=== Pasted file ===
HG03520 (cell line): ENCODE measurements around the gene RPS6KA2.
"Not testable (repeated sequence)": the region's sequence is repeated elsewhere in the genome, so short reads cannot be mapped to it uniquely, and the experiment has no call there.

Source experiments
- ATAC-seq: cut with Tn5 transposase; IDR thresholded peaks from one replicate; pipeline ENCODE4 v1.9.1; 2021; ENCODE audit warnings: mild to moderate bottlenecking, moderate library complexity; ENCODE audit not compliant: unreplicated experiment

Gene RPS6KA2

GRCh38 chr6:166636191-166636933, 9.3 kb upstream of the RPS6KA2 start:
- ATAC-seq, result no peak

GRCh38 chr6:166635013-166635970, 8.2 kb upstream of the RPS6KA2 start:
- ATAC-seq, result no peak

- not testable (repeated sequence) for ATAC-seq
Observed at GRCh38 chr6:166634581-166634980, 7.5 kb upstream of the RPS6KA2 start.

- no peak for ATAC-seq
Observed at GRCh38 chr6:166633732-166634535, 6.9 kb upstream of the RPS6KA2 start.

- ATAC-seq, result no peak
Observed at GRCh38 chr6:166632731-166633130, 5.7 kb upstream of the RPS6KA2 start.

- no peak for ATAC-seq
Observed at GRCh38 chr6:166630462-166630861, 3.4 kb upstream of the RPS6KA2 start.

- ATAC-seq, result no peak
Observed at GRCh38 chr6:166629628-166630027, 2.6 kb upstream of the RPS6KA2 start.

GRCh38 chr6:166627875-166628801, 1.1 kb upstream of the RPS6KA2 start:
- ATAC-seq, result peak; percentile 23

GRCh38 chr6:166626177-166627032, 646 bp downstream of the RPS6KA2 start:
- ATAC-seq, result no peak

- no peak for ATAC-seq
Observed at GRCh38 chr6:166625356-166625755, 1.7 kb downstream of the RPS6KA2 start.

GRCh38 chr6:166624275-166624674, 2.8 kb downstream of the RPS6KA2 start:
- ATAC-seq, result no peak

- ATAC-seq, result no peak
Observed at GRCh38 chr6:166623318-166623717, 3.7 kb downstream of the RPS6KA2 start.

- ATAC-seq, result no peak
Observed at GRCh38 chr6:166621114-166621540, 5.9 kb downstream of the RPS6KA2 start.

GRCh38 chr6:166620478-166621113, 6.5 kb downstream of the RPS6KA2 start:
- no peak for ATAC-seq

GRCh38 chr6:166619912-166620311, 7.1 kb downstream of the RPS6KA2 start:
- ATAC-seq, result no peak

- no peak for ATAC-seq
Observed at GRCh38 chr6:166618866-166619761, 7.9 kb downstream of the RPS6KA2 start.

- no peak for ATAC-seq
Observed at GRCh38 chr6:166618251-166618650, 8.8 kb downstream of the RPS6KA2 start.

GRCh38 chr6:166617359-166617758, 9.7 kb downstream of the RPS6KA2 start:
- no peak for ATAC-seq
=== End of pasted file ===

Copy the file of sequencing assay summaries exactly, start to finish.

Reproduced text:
HG03520 (cell line): ENCODE measurements around the gene RPS6KA2.
"Not testable (repeated sequence)": the region's sequence is repeated elsewhere in the genome, so short reads cannot be mapped to it uniquely, and the experiment has no call there.

Source experiments
- ATAC-seq: cut with Tn5 transposase; IDR thresholded peaks from one replicate; pipeline ENCODE4 v1.9.1; 2021; ENCODE audit warnings: mild to moderate bottlenecking, moderate library complexity; ENCODE audit not compliant: unreplicated experiment

Gene RPS6KA2

GRCh38 chr6:166636191-166636933, 9.3 kb upstream of the RPS6KA2 start:
- ATAC-seq, result no peak

GRCh38 chr6:166635013-166635970, 8.2 kb upstream of the RPS6KA2 start:
- ATAC-seq, result no peak

- not testable (repeated sequence) for ATAC-seq
Observed at GRCh38 chr6:166634581-166634980, 7.5 kb upstream of the RPS6KA2 start.

- no peak for ATAC-seq
Observed at GRCh38 chr6:166633732-166634535, 6.9 kb upstream of the RPS6KA2 start.

- ATAC-seq, result no peak
Observed at GRCh38 chr6:166632731-166633130, 5.7 kb upstream of the RPS6KA2 start.

- no peak for ATAC-seq
Observed at GRCh38 chr6:166630462-166630861, 3.4 kb upstream of the RPS6KA2 start.

- ATAC-seq, result no peak
Observed at GRCh38 chr6:166629628-166630027, 2.6 kb upstream of the RPS6KA2 start.

GRCh38 chr6:166627875-166628801, 1.1 kb upstream of the RPS6KA2 start:
- ATAC-seq, result peak; percentile 23

GRCh38 chr6:166626177-166627032, 646 bp downstream of the RPS6KA2 start:
- ATAC-seq, result no peak

- no peak for ATAC-seq
Observed at GRCh38 chr6:166625356-166625755, 1.7 kb downstream of the RPS6KA2 start.

GRCh38 chr6:166624275-166624674, 2.8 kb downstream of the RPS6KA2 start:
- ATAC-seq, result no peak

- ATAC-seq, result no peak
Observed at GRCh38 chr6:166623318-166623717, 3.7 kb downstream of the RPS6KA2 start.

- ATAC-seq, result no peak
Observed at GRCh38 chr6:166621114-166621540, 5.9 kb downstream of the RPS6KA2 start.

GRCh38 chr6:166620478-166621113, 6.5 kb downstream of the RPS6KA2 start:
- no peak for ATAC-seq

GRCh38 chr6:166619912-166620311, 7.1 kb downstream of the RPS6KA2 start:
- ATAC-seq, result no peak

- no peak for ATAC-seq
Observed at GRCh38 chr6:166618866-166619761, 7.9 kb downstream of the RPS6KA2 start.

- no peak for ATAC-seq
Observed at GRCh38 chr6:166618251-166618650, 8.8 kb downstream of the RPS6KA2 start.

GRCh38 chr6:166617359-166617758, 9.7 kb downstream of the RPS6KA2 start:
- no peak for ATAC-seq